The combat veterans that I knew, would have their safeties engaged when moving on foot, but would disengage them at any sign of danger. You should do something similar. Police officers are trained to do so. Of course the men who were "on point;" that is, in the front of a file of men, had their safeties off at that time.

So, like you read all the time here on THR, stay alert as well as you can.
Especially so at the moments when things least seem to present danger.

Your skill is good, however, remember when doing such practice, do not assume a stationary stance; immobile, and score your eight hits.
You may be conditioning yourself for a stand there and shoot it out reflex response!

Neophyte1
October 19, 2007, 05:38 PM
sb350hp: Sir; you have answered your own question:) You are comfortable; practiced, thoughtful. Sir; it's not the gun; it's the holder. xyz may fit you better than mine.

GunNut
October 19, 2007, 08:41 PM
You'll be fine, just keep practicing with your carry gun.

Ala Dan
October 19, 2007, 09:09 PM
I totally agree with the "Carry What YOU Shoot The Best" theory~! :cool:

Not every handgun works for all persons 100% of the time; please rest
assured of that. As a matter of fact, in some instances what works for
one today; may not work for that very same person tomorrow, unless
they train regularly to be the best they can be~!

With that said, what has worked for me in the past is a DA/SA West
German .45 caliber SIG-SAUER P220A and "wheel guns". I'm now get'in
reacquainted with the 1911; after many years of absence. I guess that
is because my old department got to where they frowned :( on the 1911,
or single action sidearms of any type. :eek:;)

The Lone Haranguer
October 19, 2007, 11:37 PM
Originally posted by sb350hp:
I love the 1911's, the fit, feel, SAO trigger pull and currently own one. I practice regularly and can off hand repeatedly put 8 into 2" groups.

Why change what seems to be working? :cool:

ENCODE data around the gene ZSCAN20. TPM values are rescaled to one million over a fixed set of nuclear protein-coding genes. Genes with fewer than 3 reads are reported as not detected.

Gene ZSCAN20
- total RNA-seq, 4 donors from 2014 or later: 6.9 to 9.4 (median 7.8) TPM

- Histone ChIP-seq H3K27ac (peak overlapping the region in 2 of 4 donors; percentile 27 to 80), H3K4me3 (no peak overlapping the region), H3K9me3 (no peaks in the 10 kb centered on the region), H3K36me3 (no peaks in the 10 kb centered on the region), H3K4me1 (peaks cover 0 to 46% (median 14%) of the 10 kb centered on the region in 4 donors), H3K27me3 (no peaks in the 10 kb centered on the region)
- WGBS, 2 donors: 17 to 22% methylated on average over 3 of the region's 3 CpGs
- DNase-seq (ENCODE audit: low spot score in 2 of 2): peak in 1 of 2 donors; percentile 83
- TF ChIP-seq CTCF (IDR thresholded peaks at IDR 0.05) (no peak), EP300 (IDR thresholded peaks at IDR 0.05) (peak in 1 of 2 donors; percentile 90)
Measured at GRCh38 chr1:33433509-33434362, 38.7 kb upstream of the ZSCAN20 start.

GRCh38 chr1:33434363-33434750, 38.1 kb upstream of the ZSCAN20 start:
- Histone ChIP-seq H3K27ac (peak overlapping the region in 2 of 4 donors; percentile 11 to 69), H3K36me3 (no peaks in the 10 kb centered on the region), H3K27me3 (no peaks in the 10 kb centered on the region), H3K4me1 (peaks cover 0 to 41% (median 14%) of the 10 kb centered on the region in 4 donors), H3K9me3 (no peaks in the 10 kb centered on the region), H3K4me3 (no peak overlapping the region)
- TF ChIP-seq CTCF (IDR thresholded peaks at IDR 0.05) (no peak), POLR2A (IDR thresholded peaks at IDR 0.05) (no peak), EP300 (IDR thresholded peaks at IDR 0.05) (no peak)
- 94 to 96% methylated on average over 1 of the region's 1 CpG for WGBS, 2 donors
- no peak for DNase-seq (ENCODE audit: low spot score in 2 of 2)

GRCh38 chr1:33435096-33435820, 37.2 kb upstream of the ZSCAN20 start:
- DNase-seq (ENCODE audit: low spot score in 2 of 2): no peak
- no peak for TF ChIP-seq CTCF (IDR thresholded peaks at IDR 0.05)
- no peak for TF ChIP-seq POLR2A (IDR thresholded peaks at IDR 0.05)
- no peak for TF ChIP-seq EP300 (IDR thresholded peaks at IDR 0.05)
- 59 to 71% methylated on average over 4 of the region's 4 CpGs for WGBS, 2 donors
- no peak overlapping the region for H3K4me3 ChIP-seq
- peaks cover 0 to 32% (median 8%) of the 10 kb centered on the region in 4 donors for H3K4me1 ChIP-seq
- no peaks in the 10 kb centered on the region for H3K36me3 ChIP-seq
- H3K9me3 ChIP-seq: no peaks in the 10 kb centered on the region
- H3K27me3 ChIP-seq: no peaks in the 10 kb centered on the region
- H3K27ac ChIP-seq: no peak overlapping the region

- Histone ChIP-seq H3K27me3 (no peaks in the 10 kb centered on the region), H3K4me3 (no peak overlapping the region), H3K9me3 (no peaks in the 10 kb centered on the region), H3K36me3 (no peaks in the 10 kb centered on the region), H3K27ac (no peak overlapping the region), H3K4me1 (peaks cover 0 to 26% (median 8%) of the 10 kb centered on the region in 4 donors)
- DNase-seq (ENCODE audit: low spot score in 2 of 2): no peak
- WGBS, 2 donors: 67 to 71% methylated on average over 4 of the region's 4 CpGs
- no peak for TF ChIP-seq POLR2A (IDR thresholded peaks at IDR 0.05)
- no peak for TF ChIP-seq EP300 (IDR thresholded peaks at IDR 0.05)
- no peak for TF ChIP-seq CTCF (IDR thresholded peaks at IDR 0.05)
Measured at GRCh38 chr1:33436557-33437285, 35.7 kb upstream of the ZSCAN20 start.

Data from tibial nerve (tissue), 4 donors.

The saying "You fight like you train" has much validity. If you practice enough to reflexively ingrain (i.e., do it without thinking about it) the operation of the safety, you will probably not have any trouble disengaging it in a self-defense situation, or re-engaging it when you wish to stop shooting.

Jim Cirillo, in his book Guns, Bullets and Gunfights, wrote that the officers who competed or hunted with handguns did better in gunfights than those who did not. Neither can duplicate the mental stresses of a gunfight, but they introduce an element of pressure that can approximate it.

GRIZ22
October 20, 2007, 03:25 AM
I totally agree with the "Carry What YOU Shoot The Best" theory~!

+1 on that. I also believe you can learn to shoot well with any handgun if you want to work on it. It may not "feel" right but you can learn to shoot well with anything.

Carry what you'ree comfortable with.

FieroCDSP
October 20, 2007, 09:13 AM
With the miriad of holsters availiable today, there is no reason (short of being a rail-thin frame) that you shouldn't be able to conceal a 1911. If you shoot best with it, carry it. If you want to be able to carry a different one on occasion, practice with it until you are comfortable enough to carry it.

Landric
October 20, 2007, 05:18 PM